Digital Experience Solutions
How Micro-Interactions Enhance Your App Experience
By Natalie Sheffield

After a few hiccups in the evolution of UI, micro-interactions help bring an engaging human element to the interactions users have with your apps and services.

Micro-interactions are brief moments within a user interface (UI) that focus on specific tasks or interactions and offer feedback, communicate status, or prompt a response. Examples of micro-interactions include a button changing color upon hover, a progress bar displaying loading status, or a notification confirming an action.

The concept of micro-interactions isn’t new. Most people of a certain age (late Boomers and GenX) don’t want to remember Clippy (formal name, Clippit), Microsoft’s attempt to make the Windows 95 UI less jarring, especially coming from the dystopian world of MS-DOS and Windows 3.0. Clippy can be seen as a pioneer of micro-interactions. It “responded” to user actions and aimed to provide assistance when needed. However, Clippy and similar features (my favorite was Power Pup) ended up being more of a hindrance than a help, often disrupting your workflow by frequently making incorrect assumptions about your actions. Basically, Clippy wasn’t just unhelpful, he was also annoying.

Moving from Clippy to good micro-interactions

In a digital age where we can spend hours glued to screens, meaningful human interactions can sometimes take a backseat. Effective micro-interactions step in to bridge the gap between human interaction and digital responses. They do so by offering visual feedback, promoting engagement, and injecting a sense of enjoyment into everyday interactions on websites or apps. In essence, micro-interactions can serve as a means of humanizing your digital experiences.

Micro-interactions can be described in a simple flow chart: Trigger --> Rules --> Feedback --> Loop:

  • Trigger: A trigger Initiates a micro-interaction. Clicking a button, receiving a pop-up, swiping left or right to view another product, or seeing an animation are all starting points of a user’s experience with a micro-interaction.  
  • Rules: A set of rules is needed to build the sequence of actions that follow the trigger activation. In micro-interactions, you must define what happens and in what order when a user triggers an action. For instance, does clicking a button redirect the user to the next page? Does the "send" icon change color when you start typing a message?
  • Feedback: Rules must be invisible and intuitive. The response or sensation experienced when the rules are executed is called feedback. For example, feeling subtle vibrations on your smartwatch when turning its dial represents tactile (haptic) feedback, indicating the system's response to your action.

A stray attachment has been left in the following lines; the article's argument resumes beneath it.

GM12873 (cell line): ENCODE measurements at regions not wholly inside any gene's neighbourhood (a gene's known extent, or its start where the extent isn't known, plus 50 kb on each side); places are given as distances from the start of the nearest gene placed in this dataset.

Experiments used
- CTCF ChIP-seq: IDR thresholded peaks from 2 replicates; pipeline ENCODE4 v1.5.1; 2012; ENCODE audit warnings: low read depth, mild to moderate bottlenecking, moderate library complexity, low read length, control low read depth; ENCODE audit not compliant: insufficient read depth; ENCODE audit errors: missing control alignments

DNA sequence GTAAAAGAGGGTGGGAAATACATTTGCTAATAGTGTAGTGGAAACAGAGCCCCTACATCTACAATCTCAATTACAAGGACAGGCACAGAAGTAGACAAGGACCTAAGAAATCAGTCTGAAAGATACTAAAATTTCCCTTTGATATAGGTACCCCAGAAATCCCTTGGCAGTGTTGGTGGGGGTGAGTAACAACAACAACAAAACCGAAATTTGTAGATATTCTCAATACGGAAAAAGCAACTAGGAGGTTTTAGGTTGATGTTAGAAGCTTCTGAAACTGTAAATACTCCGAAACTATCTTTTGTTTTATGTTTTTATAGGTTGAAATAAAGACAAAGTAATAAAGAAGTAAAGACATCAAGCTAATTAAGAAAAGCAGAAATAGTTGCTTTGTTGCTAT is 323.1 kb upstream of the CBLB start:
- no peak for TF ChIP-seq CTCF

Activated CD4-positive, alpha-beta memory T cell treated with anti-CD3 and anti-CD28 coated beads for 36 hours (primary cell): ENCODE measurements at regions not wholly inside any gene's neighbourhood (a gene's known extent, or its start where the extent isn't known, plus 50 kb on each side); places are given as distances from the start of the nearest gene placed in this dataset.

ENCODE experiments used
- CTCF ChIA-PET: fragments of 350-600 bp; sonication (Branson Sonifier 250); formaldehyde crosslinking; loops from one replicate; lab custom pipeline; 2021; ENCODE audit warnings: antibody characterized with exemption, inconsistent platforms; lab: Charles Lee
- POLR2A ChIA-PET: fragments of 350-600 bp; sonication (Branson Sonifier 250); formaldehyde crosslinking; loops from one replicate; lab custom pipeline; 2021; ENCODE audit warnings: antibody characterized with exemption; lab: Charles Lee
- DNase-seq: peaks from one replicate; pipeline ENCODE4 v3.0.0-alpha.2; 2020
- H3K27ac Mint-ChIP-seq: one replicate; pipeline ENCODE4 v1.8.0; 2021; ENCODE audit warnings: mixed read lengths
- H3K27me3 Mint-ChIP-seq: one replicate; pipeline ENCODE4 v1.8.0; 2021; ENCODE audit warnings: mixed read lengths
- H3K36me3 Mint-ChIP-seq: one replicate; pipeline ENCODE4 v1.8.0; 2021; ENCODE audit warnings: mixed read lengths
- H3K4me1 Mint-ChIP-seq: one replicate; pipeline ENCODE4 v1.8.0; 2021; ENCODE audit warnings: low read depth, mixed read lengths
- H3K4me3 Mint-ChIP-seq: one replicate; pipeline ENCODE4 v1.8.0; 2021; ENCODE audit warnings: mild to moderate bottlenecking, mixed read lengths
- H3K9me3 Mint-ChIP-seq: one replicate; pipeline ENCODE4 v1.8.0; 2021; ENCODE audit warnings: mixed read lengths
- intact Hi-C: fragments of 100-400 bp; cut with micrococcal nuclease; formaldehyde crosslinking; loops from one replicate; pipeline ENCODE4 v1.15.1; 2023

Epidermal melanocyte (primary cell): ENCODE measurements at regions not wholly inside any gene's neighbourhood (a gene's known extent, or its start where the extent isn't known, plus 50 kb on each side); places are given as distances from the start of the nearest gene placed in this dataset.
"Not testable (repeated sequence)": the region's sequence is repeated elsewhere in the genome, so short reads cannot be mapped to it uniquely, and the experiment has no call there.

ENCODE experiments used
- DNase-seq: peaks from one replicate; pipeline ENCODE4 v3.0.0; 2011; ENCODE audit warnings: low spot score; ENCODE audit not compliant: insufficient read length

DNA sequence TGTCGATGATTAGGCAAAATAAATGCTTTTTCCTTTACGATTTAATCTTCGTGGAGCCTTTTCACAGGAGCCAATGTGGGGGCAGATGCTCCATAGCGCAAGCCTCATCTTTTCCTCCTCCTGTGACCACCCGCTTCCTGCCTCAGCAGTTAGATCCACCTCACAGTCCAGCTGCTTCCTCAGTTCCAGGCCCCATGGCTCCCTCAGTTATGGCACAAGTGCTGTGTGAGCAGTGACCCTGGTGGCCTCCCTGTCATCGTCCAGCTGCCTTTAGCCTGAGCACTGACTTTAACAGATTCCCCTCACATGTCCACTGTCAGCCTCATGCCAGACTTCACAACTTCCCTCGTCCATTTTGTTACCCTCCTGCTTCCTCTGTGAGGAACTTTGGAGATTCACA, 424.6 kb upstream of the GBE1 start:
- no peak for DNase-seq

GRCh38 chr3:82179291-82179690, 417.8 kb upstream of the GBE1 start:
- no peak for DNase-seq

• Loop: Loops determine whether the micro-interaction continues, repeats (loops), or ceases after execution.

This well-established flow is key to the success of micro-interactions. By following these steps, you can craft user experiences that are both effective and engaging.

When is it not good to use micro-interactions?

Just as eating too many candy bars can lead to an upset stomach, have too many micro-interactions can negatively impact a user’s productivity. It’s important to offer only the micro-interactions that are directly relevant to the current task and contribute positively to the overall user experience.

When should I use micro-interactions?

Think of micro-interactions as your digital assistant for managing workflows. These interactions offer subtle yet incredibly helpful guidance throughout your user’s digital journey.

Micro-interactions provide the familiar tactile feedback we all experience in our everyday lives. They are valuable because they convey information to users by indicating the status of an interaction, such as a loading bar showing how much longer a download will take.

Helping users see real-time results of their interactions only enhances the sense of direct manipulation, which users positively respond to. For instance, when a person presses a button and promptly sees the action triggered, it gives a sense of control.

When implementing micro-interactions, consider:

  • Providing visual and tactile feedback
  • Guiding users through your site to prevent distractions
  • Offering instant feedback, clear guidance, and intuitive affordances
  • Improving site satisfaction with valuable usability aids
  • Enhancing overall product usability to make it more accessible to a broader range of users

Tips for designing micro-interactions

Micro-interactions are the foundation of user-centered and intuitive design. They:

  • Guide users through an app or website
  • Provide feedback about user actions
  • Empower users by giving them control over processes
  • Offer recommendations and promote your services
  • Convey your brand personality
  • Infuse a human touch into the overall experience
  • Entertain users by creating a friendly environment

When integrating micro-interactions into your UI, it’s important to put yourself in the user’s shoes and create functional interactions that aren’t intrusive or annoying. Micro-interactions should be subtle and seamlessly blend into your user experience. They are not intended to draw attention but to leave the user with no questions. Micro-interactions are designed to address potential user issues while also adding a playful element to your overall design.

The guidelines for micro-interactions are constantly evolving and can change quickly. At Concord, we stay updated with these changes so that you don’t have to. Contact us to learn how to implement effective micro-interactions into your apps and services.

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